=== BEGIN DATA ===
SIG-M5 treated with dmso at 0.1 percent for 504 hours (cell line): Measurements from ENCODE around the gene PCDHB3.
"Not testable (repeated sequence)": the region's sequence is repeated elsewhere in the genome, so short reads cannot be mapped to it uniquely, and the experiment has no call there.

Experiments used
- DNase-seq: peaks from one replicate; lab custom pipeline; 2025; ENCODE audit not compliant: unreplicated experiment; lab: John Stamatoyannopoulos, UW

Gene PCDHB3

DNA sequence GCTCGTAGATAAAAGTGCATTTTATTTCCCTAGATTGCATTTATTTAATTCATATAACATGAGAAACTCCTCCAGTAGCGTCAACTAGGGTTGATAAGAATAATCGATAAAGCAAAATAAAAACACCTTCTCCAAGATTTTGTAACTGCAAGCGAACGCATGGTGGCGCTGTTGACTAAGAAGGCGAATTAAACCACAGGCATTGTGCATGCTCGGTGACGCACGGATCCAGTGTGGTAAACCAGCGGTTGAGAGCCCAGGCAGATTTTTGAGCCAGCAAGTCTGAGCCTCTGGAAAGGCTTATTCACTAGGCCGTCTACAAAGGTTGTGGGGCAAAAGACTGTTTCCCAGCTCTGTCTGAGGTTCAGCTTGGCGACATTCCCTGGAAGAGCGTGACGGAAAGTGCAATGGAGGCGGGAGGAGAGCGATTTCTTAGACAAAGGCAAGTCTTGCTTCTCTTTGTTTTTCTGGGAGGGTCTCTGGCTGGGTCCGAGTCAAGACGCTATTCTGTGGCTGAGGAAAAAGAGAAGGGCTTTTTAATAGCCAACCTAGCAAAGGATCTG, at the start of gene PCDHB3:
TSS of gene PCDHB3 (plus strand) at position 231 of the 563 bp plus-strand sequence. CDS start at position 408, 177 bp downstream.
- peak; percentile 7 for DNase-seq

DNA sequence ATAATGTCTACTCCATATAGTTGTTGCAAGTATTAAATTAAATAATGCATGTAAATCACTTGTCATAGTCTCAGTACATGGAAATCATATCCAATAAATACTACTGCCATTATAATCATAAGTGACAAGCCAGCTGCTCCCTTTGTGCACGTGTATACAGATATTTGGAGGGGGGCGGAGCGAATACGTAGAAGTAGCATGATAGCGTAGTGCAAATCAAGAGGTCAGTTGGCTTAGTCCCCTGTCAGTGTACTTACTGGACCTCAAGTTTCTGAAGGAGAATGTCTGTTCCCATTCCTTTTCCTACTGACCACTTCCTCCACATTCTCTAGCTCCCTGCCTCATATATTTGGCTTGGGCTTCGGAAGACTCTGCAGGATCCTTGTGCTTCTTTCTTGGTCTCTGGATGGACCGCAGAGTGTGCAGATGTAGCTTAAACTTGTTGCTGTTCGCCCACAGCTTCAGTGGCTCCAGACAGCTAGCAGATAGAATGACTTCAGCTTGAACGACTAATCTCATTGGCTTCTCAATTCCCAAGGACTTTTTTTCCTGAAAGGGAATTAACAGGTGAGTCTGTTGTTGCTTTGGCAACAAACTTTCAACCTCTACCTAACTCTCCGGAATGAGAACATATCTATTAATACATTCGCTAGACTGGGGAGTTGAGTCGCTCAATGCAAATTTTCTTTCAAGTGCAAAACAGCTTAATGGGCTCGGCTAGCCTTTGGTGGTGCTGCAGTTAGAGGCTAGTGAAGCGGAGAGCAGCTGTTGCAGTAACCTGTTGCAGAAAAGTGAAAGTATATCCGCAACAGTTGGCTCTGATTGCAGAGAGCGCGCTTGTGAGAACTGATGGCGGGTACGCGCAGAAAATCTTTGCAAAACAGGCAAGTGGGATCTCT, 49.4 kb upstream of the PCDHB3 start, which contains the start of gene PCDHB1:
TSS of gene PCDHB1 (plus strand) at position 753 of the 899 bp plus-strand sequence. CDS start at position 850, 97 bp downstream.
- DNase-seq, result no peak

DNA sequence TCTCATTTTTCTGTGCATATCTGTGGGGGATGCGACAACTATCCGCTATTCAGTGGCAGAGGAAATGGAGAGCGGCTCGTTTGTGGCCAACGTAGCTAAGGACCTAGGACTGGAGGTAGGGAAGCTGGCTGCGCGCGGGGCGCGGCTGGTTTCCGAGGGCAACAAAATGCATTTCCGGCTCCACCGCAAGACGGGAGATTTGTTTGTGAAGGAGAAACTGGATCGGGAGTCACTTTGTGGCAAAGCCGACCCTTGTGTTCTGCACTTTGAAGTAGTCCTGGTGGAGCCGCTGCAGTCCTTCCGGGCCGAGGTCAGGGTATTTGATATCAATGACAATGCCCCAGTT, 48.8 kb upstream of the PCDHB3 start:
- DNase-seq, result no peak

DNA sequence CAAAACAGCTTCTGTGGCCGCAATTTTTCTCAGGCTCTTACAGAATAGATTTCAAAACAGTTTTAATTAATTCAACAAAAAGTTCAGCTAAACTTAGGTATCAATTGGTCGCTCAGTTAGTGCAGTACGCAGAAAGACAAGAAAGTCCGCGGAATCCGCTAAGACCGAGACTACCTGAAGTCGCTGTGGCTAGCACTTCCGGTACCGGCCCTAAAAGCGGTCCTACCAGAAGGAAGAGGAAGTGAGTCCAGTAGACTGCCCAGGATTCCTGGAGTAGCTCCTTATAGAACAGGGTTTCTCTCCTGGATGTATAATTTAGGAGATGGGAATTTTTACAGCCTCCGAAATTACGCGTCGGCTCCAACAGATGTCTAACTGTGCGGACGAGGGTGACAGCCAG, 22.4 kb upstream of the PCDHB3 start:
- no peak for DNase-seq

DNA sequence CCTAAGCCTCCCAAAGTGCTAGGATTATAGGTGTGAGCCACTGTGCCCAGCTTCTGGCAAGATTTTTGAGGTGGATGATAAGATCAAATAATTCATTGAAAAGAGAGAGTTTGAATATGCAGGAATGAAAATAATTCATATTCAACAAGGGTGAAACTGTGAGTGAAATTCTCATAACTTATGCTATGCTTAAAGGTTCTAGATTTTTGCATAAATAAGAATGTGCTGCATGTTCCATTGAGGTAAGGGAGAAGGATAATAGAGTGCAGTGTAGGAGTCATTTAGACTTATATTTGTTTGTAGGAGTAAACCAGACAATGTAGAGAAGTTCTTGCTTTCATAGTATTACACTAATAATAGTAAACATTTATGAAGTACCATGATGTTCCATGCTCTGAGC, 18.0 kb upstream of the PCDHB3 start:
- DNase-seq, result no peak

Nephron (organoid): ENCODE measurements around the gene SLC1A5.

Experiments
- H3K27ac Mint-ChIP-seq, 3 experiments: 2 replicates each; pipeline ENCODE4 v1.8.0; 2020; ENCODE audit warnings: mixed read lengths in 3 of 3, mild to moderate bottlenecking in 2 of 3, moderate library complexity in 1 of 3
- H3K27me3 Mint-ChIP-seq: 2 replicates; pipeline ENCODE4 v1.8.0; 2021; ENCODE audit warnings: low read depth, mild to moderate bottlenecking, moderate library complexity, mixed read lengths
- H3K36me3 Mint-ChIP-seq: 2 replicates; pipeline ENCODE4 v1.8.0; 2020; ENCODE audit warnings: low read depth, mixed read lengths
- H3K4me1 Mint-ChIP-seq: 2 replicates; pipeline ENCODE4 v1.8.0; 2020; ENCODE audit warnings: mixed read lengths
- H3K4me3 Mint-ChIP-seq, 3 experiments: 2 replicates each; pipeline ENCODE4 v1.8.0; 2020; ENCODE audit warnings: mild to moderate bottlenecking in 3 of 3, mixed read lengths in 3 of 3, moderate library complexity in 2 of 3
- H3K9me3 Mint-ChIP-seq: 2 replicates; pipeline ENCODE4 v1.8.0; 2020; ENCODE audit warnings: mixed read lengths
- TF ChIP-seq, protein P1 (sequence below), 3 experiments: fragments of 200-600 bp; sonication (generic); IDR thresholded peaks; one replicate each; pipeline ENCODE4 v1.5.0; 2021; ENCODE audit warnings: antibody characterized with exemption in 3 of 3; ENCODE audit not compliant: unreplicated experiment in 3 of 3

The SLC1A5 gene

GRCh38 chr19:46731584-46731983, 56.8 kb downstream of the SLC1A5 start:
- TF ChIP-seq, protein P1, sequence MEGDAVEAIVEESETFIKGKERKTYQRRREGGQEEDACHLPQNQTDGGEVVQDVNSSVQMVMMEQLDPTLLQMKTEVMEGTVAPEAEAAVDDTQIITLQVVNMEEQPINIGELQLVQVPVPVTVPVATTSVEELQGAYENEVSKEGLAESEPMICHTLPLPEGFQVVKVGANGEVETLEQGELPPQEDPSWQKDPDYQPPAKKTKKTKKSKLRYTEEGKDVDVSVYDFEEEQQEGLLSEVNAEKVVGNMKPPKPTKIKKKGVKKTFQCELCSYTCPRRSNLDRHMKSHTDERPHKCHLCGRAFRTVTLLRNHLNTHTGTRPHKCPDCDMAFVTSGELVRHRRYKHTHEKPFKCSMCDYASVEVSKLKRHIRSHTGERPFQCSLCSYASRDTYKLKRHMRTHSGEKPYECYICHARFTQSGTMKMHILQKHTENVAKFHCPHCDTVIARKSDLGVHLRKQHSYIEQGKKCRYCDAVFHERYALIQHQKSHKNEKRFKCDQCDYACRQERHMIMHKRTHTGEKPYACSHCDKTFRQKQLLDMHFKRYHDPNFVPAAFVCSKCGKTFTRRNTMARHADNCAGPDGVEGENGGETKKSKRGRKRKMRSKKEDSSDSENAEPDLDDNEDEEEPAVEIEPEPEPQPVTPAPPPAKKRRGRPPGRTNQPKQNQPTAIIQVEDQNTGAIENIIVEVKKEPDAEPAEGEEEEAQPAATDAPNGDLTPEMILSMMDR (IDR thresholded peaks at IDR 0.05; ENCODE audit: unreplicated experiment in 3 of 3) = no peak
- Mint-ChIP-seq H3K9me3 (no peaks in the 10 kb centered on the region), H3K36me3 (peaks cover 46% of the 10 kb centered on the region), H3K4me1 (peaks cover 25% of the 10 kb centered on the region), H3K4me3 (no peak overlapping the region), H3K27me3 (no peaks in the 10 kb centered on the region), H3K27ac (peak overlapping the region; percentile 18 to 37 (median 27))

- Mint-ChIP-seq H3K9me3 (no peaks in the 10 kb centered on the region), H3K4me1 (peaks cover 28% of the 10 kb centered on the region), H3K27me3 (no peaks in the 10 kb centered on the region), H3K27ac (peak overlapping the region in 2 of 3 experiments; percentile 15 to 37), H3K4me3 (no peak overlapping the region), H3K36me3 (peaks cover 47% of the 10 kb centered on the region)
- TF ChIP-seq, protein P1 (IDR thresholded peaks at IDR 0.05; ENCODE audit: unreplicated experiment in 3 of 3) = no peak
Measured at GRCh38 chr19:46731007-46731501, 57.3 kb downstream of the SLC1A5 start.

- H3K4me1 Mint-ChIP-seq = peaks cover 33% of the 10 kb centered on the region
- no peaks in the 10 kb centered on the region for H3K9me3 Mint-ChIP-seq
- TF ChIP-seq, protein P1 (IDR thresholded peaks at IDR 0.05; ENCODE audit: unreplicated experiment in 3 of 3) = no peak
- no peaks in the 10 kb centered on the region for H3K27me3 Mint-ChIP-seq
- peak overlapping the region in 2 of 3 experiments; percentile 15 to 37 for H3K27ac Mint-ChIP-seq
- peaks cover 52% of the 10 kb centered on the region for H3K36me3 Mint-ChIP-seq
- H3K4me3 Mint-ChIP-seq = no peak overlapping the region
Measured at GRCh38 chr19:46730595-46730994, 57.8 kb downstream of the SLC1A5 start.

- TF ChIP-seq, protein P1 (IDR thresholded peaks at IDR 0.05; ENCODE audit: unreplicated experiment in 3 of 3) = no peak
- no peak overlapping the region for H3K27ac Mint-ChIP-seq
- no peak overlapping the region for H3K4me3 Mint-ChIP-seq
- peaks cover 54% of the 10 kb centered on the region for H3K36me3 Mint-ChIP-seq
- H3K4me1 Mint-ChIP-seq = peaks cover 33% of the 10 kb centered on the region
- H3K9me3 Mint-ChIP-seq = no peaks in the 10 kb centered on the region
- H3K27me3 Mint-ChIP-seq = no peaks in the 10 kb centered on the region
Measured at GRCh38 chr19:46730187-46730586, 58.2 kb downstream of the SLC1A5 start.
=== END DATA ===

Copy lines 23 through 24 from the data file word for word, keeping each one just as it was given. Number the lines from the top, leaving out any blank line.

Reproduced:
- H3K4me1 Mint-ChIP-seq: 2 replicates; pipeline ENCODE4 v1.8.0; 2020; ENCODE audit warnings: mixed read lengths
- H3K4me3 Mint-ChIP-seq, 3 experiments: 2 replicates each; pipeline ENCODE4 v1.8.0; 2020; ENCODE audit warnings: mild to moderate bottlenecking in 3 of 3, mixed read lengths in 3 of 3, moderate library complexity in 2 of 3